WASHINGTON — The Securities and Exchange Commission on Friday approved rule changes that allow the Financial Industry Regulatory Authority to collect fees from its broker-dealer members to help fund the Governmental Accounting Standards Board.

The so-called accounting support fee will be based on members’ municipal securities trading volume.

Each calendar quarter, FINRA will assess members a portion of one-quarter of GASB’s annual budgeted expenses, based on the par value of the muni transactions they report to the Municipal Securities Rulemaking Board for that quarter. Any member whose quarterly assessment is less than $25 will not be charged any fee for that quarter.

The first fees collected will be based on the trading activity of firms for the first quarter of this year, according to the SEC’s order approving the rule changes.

GASB had estimated it would need $3.9 million of accounting support fees in the second half of 2011, according to the 2011 budget on its website.

The SEC did not address whether FINRA member brokers-dealers could pass the fee on to customers or issuers.

“How FINRA members recoup their expenditures is not the subject of Section 19(g) of the Securities Act or FINRA’s proposed rule change,” the SEC said in its order.

FINRA filed the rule changes with the SEC in December.

The SEC said, “The proposed rule change provides for the equitable allocation of reasonable dues, fees, and other charges among FINRA members,” and “the fee will be proportionately distributed among FINRA members.” The GASB fee had divided the municipal bond industry.

Many issuers had called on the SEC to keep FINRA members from passing the fee onto them, but dealer groups did not want the fees passed onto customers and said their members should be allowed to pass the fees onto those that benefit from GASB’s rules, including issuers, banks, financial advisors, rating agencies, insurance companies, mutual funds, legislative and government staff, and taxpayer organizations.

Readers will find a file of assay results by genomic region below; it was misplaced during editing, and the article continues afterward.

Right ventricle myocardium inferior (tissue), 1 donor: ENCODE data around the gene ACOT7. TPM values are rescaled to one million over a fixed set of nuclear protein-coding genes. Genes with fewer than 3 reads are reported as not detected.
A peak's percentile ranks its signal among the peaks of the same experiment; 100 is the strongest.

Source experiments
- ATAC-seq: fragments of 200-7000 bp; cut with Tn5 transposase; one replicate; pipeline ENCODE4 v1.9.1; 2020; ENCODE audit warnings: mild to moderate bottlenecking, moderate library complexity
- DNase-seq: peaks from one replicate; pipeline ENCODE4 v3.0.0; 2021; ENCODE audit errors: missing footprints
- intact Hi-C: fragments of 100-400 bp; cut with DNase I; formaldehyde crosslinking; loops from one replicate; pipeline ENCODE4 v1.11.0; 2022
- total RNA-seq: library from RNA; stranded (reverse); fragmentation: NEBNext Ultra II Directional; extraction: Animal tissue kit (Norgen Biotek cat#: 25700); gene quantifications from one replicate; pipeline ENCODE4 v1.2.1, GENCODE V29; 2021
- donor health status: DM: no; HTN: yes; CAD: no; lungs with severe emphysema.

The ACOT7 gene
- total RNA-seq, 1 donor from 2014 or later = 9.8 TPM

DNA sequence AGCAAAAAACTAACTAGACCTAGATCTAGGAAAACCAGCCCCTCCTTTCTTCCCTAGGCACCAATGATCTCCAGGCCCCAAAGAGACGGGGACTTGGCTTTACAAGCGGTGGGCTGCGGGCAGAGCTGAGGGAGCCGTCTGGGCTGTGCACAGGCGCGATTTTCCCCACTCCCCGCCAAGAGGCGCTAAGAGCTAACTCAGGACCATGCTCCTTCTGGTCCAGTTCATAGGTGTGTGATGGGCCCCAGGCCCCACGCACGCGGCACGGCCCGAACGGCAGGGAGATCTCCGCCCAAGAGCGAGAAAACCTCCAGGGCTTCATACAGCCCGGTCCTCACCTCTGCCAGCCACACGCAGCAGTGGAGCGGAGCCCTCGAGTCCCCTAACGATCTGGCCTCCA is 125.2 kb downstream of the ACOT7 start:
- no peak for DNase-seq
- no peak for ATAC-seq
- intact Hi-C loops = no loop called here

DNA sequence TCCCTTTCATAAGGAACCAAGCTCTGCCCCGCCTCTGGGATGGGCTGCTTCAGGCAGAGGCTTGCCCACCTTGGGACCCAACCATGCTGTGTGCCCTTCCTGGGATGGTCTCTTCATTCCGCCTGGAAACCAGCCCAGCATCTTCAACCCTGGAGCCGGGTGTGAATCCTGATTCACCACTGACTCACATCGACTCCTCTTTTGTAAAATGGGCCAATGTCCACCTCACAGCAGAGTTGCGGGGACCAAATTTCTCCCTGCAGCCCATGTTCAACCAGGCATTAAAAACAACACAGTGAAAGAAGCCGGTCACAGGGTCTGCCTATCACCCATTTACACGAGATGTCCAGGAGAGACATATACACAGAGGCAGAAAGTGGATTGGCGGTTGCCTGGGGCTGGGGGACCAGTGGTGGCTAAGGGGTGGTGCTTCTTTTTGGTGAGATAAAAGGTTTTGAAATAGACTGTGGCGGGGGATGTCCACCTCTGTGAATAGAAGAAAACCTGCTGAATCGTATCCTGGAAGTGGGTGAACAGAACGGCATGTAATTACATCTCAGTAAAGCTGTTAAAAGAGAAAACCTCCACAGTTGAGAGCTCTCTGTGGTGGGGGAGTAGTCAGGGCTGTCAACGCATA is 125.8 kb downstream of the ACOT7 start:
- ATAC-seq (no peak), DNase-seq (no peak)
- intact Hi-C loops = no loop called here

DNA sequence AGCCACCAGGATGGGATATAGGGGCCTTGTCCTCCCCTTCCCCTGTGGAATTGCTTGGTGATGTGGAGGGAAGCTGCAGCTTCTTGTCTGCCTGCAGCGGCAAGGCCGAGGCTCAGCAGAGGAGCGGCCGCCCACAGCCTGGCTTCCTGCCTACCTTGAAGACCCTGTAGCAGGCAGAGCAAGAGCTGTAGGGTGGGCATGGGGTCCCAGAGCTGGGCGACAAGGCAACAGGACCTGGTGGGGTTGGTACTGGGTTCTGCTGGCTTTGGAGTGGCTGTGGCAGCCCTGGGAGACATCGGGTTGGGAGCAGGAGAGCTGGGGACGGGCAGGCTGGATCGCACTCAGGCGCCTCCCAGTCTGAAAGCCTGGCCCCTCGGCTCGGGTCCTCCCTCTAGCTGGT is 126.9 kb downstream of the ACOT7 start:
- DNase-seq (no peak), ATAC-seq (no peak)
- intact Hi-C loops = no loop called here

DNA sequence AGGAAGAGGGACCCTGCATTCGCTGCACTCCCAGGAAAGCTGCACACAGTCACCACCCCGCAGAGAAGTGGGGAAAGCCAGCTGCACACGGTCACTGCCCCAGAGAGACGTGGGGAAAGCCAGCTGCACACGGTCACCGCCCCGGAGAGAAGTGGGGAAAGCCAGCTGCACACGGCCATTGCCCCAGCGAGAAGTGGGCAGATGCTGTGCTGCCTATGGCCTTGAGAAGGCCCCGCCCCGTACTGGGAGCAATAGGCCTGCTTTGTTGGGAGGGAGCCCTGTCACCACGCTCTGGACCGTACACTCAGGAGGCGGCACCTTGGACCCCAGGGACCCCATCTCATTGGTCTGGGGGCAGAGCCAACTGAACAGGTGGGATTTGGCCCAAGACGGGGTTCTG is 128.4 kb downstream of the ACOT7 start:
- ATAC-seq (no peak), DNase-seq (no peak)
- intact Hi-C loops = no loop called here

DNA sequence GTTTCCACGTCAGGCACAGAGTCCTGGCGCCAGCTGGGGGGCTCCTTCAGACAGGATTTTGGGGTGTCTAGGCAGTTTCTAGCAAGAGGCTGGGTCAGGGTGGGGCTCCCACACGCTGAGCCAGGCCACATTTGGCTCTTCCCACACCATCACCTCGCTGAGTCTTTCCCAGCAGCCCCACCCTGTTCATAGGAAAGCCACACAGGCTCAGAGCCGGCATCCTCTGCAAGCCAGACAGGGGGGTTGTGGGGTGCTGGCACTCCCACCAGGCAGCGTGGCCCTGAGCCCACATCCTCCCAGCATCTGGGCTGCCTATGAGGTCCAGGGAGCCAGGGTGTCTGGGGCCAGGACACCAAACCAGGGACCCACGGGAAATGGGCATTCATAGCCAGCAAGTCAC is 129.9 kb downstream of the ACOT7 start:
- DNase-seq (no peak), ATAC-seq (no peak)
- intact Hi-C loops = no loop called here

GASB is an arm of the Financial Accounting Foundation and establishes accounting and financial reporting standards for state and local governments. Its standards are not binding, but governments must comply with them to receive clean audit opinions on their annual financial statements.

Historically, GASB relied on voluntary donations from state and local governments, as well as revenue from sales of its publications, but contributions plunged after the 2008 financial crisis.

The Dodd-Frank Act in 2010 gave the SEC authority to require that FINRA establish fees to fund the GASB’s annual budget. Last May, the SEC ordered FINRA to create the fee and related rules and procedures.

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